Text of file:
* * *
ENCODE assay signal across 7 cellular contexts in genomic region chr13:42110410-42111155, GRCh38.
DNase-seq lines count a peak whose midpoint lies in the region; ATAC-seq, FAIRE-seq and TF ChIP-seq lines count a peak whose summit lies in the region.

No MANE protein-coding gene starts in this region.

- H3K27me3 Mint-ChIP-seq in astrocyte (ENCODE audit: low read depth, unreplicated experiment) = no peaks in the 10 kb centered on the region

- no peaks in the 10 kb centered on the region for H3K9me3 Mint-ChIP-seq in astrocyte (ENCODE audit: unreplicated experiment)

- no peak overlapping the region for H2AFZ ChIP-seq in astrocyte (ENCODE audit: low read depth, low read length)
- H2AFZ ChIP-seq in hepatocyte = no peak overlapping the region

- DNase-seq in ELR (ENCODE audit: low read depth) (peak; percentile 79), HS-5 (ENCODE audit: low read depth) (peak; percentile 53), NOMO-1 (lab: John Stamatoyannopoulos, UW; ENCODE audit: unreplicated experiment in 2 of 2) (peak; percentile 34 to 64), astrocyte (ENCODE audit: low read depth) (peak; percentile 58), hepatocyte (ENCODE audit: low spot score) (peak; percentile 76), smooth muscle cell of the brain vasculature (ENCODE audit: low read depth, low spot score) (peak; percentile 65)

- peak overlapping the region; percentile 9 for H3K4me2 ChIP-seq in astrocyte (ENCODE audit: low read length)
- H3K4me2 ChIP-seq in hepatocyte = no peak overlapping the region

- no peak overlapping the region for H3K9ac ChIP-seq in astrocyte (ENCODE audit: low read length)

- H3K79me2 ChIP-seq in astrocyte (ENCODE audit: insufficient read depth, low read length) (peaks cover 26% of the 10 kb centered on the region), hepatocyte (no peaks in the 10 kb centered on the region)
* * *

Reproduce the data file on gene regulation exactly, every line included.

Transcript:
ENCODE assay signal across 7 cellular contexts in genomic region chr13:42110410-42111155, GRCh38.
DNase-seq lines count a peak whose midpoint lies in the region; ATAC-seq, FAIRE-seq and TF ChIP-seq lines count a peak whose summit lies in the region.

No MANE protein-coding gene starts in this region.

- H3K27me3 Mint-ChIP-seq in astrocyte (ENCODE audit: low read depth, unreplicated experiment) = no peaks in the 10 kb centered on the region

- no peaks in the 10 kb centered on the region for H3K9me3 Mint-ChIP-seq in astrocyte (ENCODE audit: unreplicated experiment)

- no peak overlapping the region for H2AFZ ChIP-seq in astrocyte (ENCODE audit: low read depth, low read length)
- H2AFZ ChIP-seq in hepatocyte = no peak overlapping the region

- DNase-seq in ELR (ENCODE audit: low read depth) (peak; percentile 79), HS-5 (ENCODE audit: low read depth) (peak; percentile 53), NOMO-1 (lab: John Stamatoyannopoulos, UW; ENCODE audit: unreplicated experiment in 2 of 2) (peak; percentile 34 to 64), astrocyte (ENCODE audit: low read depth) (peak; percentile 58), hepatocyte (ENCODE audit: low spot score) (peak; percentile 76), smooth muscle cell of the brain vasculature (ENCODE audit: low read depth, low spot score) (peak; percentile 65)

- peak overlapping the region; percentile 9 for H3K4me2 ChIP-seq in astrocyte (ENCODE audit: low read length)
- H3K4me2 ChIP-seq in hepatocyte = no peak overlapping the region

- no peak overlapping the region for H3K9ac ChIP-seq in astrocyte (ENCODE audit: low read length)

- H3K79me2 ChIP-seq in astrocyte (ENCODE audit: insufficient read depth, low read length) (peaks cover 26% of the 10 kb centered on the region), hepatocyte (no peaks in the 10 kb centered on the region)